Furthermore, if you are using a supercomputer cluster, you may want to use the /tmp/scratch directory to store the output. Bennet Fauber of the University of Michigan recommends setting the following variables for the directories:

BIDS_DIR=/tmp/workflow_${SUB}/BIDS OUTPUT_DIR=/tmp/workflow_${SUB}/derivatives WORK_DIR=/tmp/workflow_${SUB}/work

Bennet: “It’s almost certainly not a good idea to make WORK_DIR the home on a cluster, as home is likely to have a small quota, be NFS, and be slow. There’s almost always some kind of /scratch for that, or, as we do, /tmp. If using /tmp, it’s a good idea to have code to remove work directories after the job finishes, unless debugging.

The first block of code, “User Inputs”, sets the path to where the data is, as well as which subject to analyze. nthreads specifies the number of processors to use, and mem specifies the amount of memory to use, in gigabytes. The variable container can be set to either docker or singularity; the latter, which refers to a container typically used on supercomputing clusters, will be covered in a later tutorial. For now, we will set it to docker. The second block of code reformats the mem variable to remove the suffix gb, so that it can be read by fMRIPrep.

Next we come last half of the code: an if/else statement that executes code depending on whether you chose docker or singularity. Since we chose docker, the second part of the statement will be run. Within that section, we will supply both the root directory containing the data - in other words, the Flanker directory - and the data where the output will be stored, which we will place in the derivatives subfolder.

The other lines in this block mostly contain options for your analysis, which we will explore later. For now, we will run a relatively simple analysis which does the standard preprocessing steps of coregistration, normalization, and physiological component extraction. The last two lines, --mem_mb and -w, use variables to specify the amount of memory to be used, and the working directory where intermediate results will be stored.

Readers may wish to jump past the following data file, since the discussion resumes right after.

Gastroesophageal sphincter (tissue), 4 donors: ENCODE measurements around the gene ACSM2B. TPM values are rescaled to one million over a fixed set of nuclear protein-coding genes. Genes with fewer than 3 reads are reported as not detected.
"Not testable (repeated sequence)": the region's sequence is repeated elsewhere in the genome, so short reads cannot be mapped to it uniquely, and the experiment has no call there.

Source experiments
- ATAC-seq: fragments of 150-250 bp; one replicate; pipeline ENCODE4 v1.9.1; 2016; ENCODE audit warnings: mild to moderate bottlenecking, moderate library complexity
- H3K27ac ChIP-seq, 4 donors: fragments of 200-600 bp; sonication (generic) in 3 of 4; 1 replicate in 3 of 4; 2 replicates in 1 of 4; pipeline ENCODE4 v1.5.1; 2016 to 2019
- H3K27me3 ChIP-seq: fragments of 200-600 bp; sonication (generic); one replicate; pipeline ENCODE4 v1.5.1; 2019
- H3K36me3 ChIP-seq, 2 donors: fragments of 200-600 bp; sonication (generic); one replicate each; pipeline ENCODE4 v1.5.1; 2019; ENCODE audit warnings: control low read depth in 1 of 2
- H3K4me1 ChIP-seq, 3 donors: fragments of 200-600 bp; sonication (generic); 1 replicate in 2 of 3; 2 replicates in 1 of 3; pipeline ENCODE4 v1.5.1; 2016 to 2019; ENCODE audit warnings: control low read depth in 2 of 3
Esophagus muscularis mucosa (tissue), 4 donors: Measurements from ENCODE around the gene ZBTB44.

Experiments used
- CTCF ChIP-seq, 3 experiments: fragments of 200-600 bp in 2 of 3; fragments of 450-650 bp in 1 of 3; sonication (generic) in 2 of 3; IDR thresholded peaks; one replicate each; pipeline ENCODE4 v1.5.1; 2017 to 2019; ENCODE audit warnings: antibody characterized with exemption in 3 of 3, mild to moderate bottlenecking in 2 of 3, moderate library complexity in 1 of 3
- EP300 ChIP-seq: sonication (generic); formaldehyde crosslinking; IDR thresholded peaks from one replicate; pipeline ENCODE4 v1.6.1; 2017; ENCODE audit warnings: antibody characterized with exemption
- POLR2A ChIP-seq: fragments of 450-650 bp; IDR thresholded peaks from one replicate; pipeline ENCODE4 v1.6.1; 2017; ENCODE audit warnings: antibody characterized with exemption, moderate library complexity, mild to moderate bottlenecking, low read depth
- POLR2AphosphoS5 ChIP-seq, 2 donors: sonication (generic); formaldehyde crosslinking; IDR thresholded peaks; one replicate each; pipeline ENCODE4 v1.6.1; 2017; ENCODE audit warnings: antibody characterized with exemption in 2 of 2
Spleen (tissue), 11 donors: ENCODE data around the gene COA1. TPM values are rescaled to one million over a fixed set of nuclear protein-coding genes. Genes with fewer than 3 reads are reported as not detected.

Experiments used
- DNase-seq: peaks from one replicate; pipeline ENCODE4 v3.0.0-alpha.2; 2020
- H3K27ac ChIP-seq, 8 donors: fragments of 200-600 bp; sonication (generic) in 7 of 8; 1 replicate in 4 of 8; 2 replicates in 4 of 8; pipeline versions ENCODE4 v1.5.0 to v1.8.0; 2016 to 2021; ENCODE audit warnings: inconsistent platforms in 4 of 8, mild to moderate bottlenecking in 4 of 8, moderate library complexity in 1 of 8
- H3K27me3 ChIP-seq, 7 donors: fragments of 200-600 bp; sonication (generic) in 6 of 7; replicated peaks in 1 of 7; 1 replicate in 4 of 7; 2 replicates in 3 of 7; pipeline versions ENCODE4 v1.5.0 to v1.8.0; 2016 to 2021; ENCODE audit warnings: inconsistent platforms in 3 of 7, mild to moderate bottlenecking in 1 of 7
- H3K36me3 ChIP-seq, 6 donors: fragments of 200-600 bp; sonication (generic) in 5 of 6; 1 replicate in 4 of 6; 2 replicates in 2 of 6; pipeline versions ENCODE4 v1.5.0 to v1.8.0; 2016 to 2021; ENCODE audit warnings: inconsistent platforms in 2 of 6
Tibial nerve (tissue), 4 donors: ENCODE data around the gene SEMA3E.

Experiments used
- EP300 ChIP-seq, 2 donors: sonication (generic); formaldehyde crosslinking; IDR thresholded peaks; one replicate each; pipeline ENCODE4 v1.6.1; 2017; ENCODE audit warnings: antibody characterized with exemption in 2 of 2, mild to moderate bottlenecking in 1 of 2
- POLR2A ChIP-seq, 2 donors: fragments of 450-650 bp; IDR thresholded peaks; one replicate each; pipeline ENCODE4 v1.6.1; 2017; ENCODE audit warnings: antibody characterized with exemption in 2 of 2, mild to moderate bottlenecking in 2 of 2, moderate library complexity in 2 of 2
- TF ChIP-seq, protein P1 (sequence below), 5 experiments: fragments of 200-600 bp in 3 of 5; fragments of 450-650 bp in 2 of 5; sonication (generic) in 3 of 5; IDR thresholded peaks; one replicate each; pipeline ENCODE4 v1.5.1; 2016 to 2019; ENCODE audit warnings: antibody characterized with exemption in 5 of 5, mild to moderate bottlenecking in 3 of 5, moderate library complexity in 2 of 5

Running the Script

To run the script, simply navigate to the code directory and type the following:


This will begin preprocessing the data for subject #8 - which, you may recall, was one of the first subjects we analyzed in the fMRI tutorials on SPM, AFNI, and FSL. Our goal here will be to compare the output from those processing pipelines with what is generated by fMRIPrep, in order to see the relative advantages and disadvantages of each.

Using the barebones analysis pipeline that we specified above, this should take about one or two hours to process. When it has finished, click the Next button.

Running Singularity on a Supercomputing Cluster

The following is sample code that will be updated in the future:


#SBATCH --job-name=fmriprep
#SBATCH --nodes=1
#SBATCH --tasks-per-node=1
#SBATCH --cpus-per-task=4
#SBATCH --mem=16g
#SBATCH --mail-type=NONE
#SBATCH --partition=week-long
#SBATCH --output=/home/%u/slurm/%x-%j.log
#SBATCH --time=72:00:00

hostname -s
source /home/sw/spack/share/spack/
spack load singularity



singularity run \
    $FMRIPREP      \
    $BIDS_DIR $OUTPUT_DIR participant \
    --n_cpus $SLURM_CPUS_PER_TASK        \
    --omp-nthreads $SLURM_CPUS_PER_TASK \
    --fs-license-file=$SURF_LICENSE         \
    --participant-label=$SUBJ \
    --skip_bids_validation --ignore slicetiming \
    --dummy-scans 12 \
    --output-spaces anat fsnative MNI152NLin2009cAsym:res-2 fsaverage:den-10k fsLR \
    --cifti-output \
    -w $WORK_DIR


For a video demonstration of how to set up the script, click here.